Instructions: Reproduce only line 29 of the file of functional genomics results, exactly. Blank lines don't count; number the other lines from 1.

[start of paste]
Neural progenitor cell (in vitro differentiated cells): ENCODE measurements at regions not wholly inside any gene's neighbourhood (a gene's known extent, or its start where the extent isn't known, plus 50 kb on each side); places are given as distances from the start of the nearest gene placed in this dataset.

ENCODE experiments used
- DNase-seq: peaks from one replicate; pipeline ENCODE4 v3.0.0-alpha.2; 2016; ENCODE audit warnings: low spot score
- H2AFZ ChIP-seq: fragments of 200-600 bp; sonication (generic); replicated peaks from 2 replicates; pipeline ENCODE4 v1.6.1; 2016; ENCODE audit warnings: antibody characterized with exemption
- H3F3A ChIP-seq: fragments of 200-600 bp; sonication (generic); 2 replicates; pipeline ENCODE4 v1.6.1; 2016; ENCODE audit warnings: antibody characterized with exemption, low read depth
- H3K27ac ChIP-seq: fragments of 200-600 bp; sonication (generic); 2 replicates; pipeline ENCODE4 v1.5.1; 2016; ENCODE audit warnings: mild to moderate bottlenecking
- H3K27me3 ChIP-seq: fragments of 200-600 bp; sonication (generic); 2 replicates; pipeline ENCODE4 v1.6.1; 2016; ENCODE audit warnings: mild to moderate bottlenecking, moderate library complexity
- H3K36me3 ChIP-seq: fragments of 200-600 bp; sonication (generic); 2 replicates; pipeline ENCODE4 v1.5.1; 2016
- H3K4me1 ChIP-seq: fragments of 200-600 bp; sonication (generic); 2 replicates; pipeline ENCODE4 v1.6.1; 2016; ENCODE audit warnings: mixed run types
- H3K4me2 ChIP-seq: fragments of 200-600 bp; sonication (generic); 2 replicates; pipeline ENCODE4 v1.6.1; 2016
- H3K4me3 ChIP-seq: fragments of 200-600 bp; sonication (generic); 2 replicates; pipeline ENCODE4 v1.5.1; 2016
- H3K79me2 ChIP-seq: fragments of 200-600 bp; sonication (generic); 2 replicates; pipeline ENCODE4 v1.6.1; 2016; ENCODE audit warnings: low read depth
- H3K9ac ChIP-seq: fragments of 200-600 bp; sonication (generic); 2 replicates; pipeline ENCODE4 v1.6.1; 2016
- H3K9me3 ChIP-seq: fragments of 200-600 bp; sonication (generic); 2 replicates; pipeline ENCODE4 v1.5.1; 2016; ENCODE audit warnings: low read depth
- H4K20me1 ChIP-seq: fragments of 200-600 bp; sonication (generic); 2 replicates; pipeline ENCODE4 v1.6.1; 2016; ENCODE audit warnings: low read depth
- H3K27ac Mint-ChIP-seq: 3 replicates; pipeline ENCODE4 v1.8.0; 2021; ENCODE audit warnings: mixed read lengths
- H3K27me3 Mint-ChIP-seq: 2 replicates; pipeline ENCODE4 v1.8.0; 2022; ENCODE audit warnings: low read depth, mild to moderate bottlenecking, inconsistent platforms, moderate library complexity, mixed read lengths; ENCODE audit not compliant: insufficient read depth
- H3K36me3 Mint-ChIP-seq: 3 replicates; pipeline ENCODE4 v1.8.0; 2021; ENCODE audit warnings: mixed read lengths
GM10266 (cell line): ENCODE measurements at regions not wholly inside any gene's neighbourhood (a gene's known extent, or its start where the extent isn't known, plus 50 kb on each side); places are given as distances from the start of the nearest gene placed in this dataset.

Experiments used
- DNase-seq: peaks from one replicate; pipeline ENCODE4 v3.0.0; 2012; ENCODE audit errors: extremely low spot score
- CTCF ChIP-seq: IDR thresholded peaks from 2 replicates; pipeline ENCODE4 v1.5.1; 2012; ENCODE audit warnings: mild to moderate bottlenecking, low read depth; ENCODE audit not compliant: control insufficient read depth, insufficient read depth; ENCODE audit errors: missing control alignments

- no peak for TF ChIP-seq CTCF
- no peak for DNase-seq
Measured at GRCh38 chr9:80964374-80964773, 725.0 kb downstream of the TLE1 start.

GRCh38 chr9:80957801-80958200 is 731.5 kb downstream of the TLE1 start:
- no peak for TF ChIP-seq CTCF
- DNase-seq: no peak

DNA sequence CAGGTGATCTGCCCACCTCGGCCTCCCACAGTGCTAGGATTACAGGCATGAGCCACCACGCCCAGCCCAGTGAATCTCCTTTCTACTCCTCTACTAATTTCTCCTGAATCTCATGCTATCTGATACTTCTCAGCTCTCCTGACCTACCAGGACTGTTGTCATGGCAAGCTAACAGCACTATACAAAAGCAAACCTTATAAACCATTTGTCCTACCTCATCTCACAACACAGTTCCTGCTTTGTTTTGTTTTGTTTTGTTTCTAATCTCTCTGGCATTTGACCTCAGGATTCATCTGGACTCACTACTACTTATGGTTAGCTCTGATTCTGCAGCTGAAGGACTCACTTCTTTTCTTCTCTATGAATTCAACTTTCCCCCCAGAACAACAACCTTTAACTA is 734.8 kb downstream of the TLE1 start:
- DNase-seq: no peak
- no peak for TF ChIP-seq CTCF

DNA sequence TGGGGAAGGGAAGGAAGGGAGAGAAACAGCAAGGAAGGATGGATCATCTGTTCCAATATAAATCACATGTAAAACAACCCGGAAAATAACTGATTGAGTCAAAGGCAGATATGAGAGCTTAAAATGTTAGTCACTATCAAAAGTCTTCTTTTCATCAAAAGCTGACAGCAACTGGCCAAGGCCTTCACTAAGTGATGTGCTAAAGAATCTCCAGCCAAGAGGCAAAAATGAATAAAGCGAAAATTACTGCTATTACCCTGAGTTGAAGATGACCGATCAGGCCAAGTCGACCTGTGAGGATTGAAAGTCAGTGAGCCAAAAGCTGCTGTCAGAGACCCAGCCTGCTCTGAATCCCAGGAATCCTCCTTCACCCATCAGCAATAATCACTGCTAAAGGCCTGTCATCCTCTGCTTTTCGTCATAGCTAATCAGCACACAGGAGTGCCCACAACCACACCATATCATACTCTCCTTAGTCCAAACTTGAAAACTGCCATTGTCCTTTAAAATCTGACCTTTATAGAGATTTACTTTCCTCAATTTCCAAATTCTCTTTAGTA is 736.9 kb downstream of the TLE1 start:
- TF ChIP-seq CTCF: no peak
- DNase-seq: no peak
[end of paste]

DNA sequence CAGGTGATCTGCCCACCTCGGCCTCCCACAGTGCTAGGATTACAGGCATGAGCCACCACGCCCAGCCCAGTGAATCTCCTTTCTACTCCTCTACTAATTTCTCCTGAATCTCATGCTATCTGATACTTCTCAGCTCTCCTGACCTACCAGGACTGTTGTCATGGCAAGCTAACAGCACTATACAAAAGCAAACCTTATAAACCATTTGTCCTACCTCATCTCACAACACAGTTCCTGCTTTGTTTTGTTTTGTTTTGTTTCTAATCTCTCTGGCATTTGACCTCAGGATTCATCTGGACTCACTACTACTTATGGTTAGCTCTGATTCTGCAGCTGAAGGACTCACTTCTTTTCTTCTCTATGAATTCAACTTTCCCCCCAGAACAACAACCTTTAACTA is 734.8 kb downstream of the TLE1 start: